Monday, July 6, 2015

Too much of a good thing

At a recent service, we sang “I bind unto myself this day,” (H40: 268) the traditional St. Patrick’s Day hymn. The Hymnal 1940 Companion helpfully notes:
[The hymn] is attributed by legend to St. Patrick [and] is first found in two eleventh century mss. ... Whether actually by St. Patrick or not, it has many element of a Druid incantation, superstitions of a sort which have long survived in Ireland and elsewhere.
The translation, or rather metrical paraphrase, was made by Cecil Frances Alexander for use on St. Patrick’s day in 1889. It was printed in leaflet form and sung throughout Ireland on that day. It first appeared in the [US] Hymnal in 1916.
The setting we use combines St. Patrick (or St. Patrick’s Breastplate) as the tune for most of the verses, and Deirdre for the penultimate verse — a combination created by Vaughan Williams for The English Hymnal (#212). H40 and H82 (#370) have the same seven verses, while the New English Hymnal (#359) moves verse 6 to a separate hymn (#278) with a different tune (Gartan).

I like this familiar hymn, but when we were singing the hymn, I must admit I got bored really quickly. Each verse (except #6) is long and slow, and there were six of them (plus the interlude). TEH would have been worse with nine verses.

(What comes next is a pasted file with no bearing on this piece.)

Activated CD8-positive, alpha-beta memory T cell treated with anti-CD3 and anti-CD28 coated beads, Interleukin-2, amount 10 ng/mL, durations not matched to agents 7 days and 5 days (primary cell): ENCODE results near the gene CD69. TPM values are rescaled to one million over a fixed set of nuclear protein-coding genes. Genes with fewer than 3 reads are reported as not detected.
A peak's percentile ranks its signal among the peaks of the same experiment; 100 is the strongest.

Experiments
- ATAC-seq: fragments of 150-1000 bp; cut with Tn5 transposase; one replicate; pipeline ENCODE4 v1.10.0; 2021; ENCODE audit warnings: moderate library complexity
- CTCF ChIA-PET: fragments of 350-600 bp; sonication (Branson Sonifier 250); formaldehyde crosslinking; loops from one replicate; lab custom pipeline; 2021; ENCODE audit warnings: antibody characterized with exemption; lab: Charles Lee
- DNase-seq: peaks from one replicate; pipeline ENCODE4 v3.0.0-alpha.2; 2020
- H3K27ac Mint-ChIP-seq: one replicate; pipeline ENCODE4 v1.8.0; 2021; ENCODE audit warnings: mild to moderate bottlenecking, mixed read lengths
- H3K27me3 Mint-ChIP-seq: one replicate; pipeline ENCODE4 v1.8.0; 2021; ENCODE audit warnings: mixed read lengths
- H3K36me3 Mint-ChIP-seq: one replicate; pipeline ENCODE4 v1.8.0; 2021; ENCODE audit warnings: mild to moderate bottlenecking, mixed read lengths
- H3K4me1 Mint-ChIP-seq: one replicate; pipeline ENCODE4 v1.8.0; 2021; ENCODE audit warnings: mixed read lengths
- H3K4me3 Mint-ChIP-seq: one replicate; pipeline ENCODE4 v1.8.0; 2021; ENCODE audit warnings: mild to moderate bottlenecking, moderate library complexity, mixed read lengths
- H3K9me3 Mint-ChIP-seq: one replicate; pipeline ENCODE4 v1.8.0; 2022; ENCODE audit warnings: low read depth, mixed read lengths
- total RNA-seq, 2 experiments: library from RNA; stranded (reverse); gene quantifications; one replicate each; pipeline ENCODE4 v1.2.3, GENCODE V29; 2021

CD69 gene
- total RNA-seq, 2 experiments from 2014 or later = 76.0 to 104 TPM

Fortunately, both H40 and H82 indicate that verses 3, 4 and 5 — after the introduction of the melody and before the interlude — are optional. In most cases (outside Christmas or maybe Easter) I think five verses are enough, and in this case (IMHO) the music director should have omitted the extra verses. I’d especially take the cut in order to add other music (say a 2nd communion hymn) elsewhere in the service.

So with 3 or less verses, there is no need to mark optional verses, but otherwise — or with particularly long verses — they are merciful for both the singers and the congregation. I’ll keep that in mind if I ever serve on a hymnal committee.

Update: An unusual coincidence: this is the closing hymn of the first communion mass (Tuesday at noon) at next week’s International Catholic Congress of Anglicans. So nearly 300 of us will be singing all 7 verses.

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